Is a selective serotonin reuptake inhibitor (SSRI) always the first choice for antidepressant therapy?
SSRIs have been the workhorse for quite a while, and a lot of them are generic now, which is a big plus. Also, SSRIs have a pretty low side-effect burden and tend not to interact with antiretrovirals. Those are all good things.
For all of these medications, there are tradeoffs. If a patient really does not want sexual side effects, then an SSRI may not be the first choice. If a patient is really concerned about sleep or weight gain, that might drive a particular choice. SSRIs have been the first choice for a long time and for good reason. But some newer agents work better for some patients and may provide a preferable side-effect profile.
What are those other agents?
Bupropion is one, mirtazapine is another. Also venlafaxine, desvenlafaxine, and duloxetine. The last three are SNRIs -- serotonin and norepinephrine reuptake inhibitors. Those are five agents that provide alternatives to the SSRI class. [See pages 33-37 of reference 5.]
How do standard therapies for depression compare in efficacy in people with versus without HIV?
They work just fine in people with HIV. Several meta-analyses that specifically address that question demonstrate that standard interpersonal counseling -- psychotherapy -- is effective, with effect sizes comparable to what you see in general primary care.6,7 Similarly, meta-analyses of antidepressant trials show effect sizes comparable to what you would expect to see in general clinical care.6,8 And there have been several trials of collaborative care models for depression integrated into routine HIV care that have shown positive impacts on depression.3,9-11
We have to remember, though, that HIV patients may present not only with depression, but also with cooccurring posttraumatic stress disorder, panic disorder, substance abuse, or alcohol dependence.12 In those individuals antidepressant therapy or psychotherapy may be helpful but may not be enough to address those other comorbidities. To me that's the main difference between HIV patients with depression and a typical primary care patient population: People with HIV often have additional psychiatric diagnoses that can complicate the response to treatment. Advice on referrals and management algorithms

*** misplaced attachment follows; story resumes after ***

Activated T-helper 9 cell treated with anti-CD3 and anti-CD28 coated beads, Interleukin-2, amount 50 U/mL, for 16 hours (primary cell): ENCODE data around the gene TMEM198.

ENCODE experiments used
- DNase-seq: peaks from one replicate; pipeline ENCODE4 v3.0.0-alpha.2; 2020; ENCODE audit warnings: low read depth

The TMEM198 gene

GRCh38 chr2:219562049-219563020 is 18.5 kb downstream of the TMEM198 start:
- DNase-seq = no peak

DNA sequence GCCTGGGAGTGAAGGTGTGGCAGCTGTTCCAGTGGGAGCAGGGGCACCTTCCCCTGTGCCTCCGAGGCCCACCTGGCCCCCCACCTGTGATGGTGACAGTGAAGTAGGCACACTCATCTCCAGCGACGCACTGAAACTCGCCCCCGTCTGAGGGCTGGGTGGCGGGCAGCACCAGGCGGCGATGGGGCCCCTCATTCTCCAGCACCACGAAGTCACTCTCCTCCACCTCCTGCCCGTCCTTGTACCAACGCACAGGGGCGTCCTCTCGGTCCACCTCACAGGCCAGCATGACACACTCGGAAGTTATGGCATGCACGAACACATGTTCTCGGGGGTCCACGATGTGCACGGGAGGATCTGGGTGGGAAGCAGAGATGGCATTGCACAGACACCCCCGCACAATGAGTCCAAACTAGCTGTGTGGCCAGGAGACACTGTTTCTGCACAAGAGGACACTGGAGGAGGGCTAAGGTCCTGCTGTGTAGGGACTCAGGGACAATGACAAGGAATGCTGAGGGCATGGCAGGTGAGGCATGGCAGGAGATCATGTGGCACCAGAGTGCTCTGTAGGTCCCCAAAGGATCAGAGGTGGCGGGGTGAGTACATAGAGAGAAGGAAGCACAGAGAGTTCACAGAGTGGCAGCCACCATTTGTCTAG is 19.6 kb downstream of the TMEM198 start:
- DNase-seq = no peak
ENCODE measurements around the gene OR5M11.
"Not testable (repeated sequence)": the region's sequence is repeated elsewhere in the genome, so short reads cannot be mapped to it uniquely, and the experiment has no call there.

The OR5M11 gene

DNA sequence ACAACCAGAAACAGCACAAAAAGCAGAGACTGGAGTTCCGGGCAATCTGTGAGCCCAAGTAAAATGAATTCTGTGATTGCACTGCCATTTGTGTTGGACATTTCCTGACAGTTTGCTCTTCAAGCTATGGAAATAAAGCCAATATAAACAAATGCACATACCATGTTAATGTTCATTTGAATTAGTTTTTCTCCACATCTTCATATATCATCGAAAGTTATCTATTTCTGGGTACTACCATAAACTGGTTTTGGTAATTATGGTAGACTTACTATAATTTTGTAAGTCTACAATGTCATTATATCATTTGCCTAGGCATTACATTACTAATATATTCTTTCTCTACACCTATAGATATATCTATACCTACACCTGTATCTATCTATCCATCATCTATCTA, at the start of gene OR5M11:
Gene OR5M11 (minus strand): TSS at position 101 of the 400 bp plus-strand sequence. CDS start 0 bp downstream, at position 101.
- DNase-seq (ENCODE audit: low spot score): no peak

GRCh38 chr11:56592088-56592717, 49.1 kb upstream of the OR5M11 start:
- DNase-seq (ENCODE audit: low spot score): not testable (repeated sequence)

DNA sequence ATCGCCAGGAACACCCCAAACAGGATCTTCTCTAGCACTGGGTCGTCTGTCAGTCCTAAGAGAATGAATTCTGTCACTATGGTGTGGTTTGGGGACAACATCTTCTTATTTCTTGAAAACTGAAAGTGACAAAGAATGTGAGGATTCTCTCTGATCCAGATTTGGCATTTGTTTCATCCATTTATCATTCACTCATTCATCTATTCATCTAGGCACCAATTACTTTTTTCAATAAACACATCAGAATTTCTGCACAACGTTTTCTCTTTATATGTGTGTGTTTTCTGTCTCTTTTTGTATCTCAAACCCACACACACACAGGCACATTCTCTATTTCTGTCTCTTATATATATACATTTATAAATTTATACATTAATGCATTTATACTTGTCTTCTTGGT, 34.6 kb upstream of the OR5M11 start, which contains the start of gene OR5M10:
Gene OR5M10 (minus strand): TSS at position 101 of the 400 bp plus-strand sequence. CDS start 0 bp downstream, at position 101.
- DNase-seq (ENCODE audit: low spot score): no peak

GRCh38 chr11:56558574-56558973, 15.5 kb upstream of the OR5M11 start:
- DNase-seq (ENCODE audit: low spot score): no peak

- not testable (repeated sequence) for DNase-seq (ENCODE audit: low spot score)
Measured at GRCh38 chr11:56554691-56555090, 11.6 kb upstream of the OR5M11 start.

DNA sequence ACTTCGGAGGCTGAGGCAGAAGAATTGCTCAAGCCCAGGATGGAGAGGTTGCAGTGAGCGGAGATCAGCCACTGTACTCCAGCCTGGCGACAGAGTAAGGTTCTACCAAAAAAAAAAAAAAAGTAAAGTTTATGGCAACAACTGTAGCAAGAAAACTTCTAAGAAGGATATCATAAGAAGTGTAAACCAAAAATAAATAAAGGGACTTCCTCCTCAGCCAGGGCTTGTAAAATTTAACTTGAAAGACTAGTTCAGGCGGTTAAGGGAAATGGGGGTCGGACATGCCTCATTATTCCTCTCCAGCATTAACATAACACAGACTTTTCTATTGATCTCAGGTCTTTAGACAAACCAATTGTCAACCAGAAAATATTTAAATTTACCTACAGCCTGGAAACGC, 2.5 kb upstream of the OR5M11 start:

When is referral to a specialist appropriate for depression diagnosis or treatment?
There's been a big push in medical training toward training nonpsychiatrists to manage antidepressant treatment in nonpsychiatric care settings. We know that primary care doctors can do a great job prescribing and managing first- or second-line antidepressants, and HIV providers can do that as well. We demonstrated that in our trial,3 and other trials have relied on the HIV provider as that first prescriber. There are good tools providers can use [see references 5 and 9].
But there are situations when more specialized treatment is helpful. As I said, patients with co-occurring psychiatric conditions have a more complicated picture and can be harder to treat. If posttraumatic stress disorder or substance abuse is part of the picture, for example, more specialized resources may be helpful. Clinics usually have protocols in place if there are acute safety or suicidality concerns, and such concerns can certainly be one indication for referral. If the depressive illness is really bipolar disorder or a psychotic illness with depressive features, those can be more complicated conditions and may be out of the comfort zone of many HIV providers.
|High Depression Rates With HIV -- and Its Scathing Clinical Impact|
|Depression Risk Factors With HIV -- Plus Screening and Diagnosis Keys|
|When and How to Treat Depression -- and How to Make It Easier|